Wednesday, July 26, 2006

More than 80% of black women older than 40 are overweight and more than 53% are obese

Kayce T. Ataiyero:

Last weekend, black comedian Mo'Nique held her second ``Mo'Nique's F.A.T. Chance,'' a beauty pageant for full-figured women who are ``fabulous and thick.'' The popular show, on the Oxygen network, encourages fat women - and the world - to believe they are beautiful by shattering myths about big girls. Fat girls can look sexy in lingerie. Fat girls can ride horses. Fat girls can do choreographed dance numbers.

But what Mo'Nique doesn't tell you is that big girls also have big health problems, such as heart disease and diabetes. Ain't nothing sexy about a stroke.

Obesity in women is one of the most serious public health threats in the country. Of women ages 20 to 74, 62 percent are overweight, according to the American Obesity Association. And 34 percent are obese, which is defined as having a body mass index of 30 or higher. Body mass index is a measure of body fat based on height and weight.

The situation is particularly dire in the black community. More than 80 percent of black women older than 40 are overweight, according to a study released this month by The Cleveland Clinic. More than 53 percent are obese. And the incidences of heart disease, high blood pressure, hypertension and diabetes among black women are at epidemic levels.

These women are the ones Mo'Nique is targeting. She has made a career out of being an overweight woman. And she is at the forefront of one of the more socially irresponsible movements of our time.

For generations, obesity among black women has been deeply rooted in our cultural heritage. African women's wide hips and thick bodies were viewed as well-endowed, affluent, sturdy enough to bear many children. These women ate high-calorie, fatty foods to get the energy they needed to work in the fields.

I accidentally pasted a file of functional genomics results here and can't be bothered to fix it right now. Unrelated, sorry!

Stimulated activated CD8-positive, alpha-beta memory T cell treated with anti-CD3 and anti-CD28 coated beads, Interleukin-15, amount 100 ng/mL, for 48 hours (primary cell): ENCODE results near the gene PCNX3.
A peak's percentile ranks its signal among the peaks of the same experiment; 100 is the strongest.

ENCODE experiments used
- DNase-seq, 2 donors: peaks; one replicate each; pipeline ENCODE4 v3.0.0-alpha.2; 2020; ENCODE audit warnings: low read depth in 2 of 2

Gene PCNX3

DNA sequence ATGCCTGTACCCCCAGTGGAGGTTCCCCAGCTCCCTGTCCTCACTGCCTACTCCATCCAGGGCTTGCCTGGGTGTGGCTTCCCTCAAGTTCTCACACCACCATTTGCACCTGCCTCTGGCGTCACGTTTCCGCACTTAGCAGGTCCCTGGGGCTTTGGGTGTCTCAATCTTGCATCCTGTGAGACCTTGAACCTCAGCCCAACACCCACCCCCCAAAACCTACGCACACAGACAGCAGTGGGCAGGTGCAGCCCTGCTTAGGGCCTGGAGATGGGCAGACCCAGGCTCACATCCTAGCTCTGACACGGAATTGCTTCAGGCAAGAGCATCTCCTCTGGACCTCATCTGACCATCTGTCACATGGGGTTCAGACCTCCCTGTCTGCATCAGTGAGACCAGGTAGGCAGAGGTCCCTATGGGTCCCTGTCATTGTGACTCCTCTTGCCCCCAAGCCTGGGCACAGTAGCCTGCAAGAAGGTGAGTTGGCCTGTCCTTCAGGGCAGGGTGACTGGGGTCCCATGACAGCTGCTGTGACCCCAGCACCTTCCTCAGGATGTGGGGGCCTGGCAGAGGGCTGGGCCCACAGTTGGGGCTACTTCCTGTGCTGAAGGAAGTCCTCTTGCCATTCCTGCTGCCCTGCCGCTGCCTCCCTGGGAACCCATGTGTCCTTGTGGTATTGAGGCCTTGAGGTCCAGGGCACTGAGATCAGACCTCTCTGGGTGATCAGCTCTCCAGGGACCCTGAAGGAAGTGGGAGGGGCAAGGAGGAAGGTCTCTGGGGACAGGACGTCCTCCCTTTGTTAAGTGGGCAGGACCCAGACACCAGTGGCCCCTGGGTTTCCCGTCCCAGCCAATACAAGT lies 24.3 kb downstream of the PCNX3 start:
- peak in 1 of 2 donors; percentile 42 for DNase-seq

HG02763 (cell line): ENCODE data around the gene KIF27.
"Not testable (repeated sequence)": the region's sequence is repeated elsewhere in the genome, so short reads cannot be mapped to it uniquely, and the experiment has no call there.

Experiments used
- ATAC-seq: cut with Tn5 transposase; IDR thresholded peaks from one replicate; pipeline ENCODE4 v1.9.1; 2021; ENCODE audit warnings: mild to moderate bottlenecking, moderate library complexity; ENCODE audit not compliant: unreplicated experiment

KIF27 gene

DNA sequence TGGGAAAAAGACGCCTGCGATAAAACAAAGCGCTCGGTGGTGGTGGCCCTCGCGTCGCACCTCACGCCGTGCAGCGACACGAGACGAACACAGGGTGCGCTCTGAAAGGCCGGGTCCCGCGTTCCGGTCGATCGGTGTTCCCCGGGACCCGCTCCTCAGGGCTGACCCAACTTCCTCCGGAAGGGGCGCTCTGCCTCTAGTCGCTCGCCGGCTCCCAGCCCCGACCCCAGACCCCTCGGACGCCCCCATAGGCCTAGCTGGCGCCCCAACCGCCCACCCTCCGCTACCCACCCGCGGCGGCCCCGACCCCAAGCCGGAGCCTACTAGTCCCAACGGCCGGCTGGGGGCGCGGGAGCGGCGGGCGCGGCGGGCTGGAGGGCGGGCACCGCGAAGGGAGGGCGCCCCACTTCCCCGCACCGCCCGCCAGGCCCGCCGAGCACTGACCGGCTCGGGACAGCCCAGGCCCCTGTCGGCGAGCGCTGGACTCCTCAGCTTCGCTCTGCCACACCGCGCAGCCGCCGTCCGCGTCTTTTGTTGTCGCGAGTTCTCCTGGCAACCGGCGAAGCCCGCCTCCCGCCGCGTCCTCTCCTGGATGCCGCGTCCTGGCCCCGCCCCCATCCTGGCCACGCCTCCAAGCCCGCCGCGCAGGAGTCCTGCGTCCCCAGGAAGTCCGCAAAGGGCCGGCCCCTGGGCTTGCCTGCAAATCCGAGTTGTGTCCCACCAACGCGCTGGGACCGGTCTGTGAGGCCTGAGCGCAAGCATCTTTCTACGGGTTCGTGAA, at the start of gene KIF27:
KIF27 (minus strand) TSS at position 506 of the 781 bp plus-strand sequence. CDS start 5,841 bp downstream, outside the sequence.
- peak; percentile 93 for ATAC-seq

On a subtle level, African girls learned that African men and families valued large women, said Ruth Johnson, an associate professor of nursing at Fayetteville State University in North Carolina. Those cultural values were transmitted to the United States during slavery, Johnson said in an article analyzing obesity trends in black women.

These early ideals have lingered among black women, despite mainstream society's emphasis on thinness. A 2004 Boston College study of body-image issues among black adolescent girls found that they have high self-esteem about their bodies and, by and large, do not accept white notions of weight.

Many black women have a distorted view of their weight, and that view is reinforced by their cultural aesthetic, said Dr. Cheryl Rucker-Whitaker, assistant professor of preventive medicine at Rush University Medical Center.

``I had a woman in a workshop whose (body mass index) was higher than 30 say to me, `I am not obese, look at me,''' Rucker-Whitaker said. ``They might look good in their clothes or be attractive to their boyfriends, and you have these cultural icons saying it's OK. That is really the wrong message to send.''

To be certain, notions of beauty are not the only culprits. Many factors are converging in this epidemic.

Some researchers point to diet, saying the eating habits of black women have long been influenced by cultural tradition. A LaSalle Bank study released last week said blacks who live in ``food deserts'' - neighborhoods where there are more fast-food restaurants than grocery stores - tend to make poor food choices.

Other studies suggest that black women, particularly those with low income, might be using food to cope with ``psychosocial stress.'' High rates of single motherhood have many black women assuming sole responsibility for sustaining their families, pressure that can prompt compulsive overeating. But higher rates of obesity in black women are seen at all socioeconomic levels.

Though the medical community has mixed opinions on what is hurting black women, it's clear that encouraging them to be overweight is not helping.

Persuading women to love themselves is a good thing. Far too few women of any size have a positive self-image. But too many black women are using our culture's affinity for thicker bodies as a license to carry too much weight. And Mo'Nique's celebration of obesity sets a dangerous example for women who wrongly equate loving themselves with accepting a size that is unhealthy.

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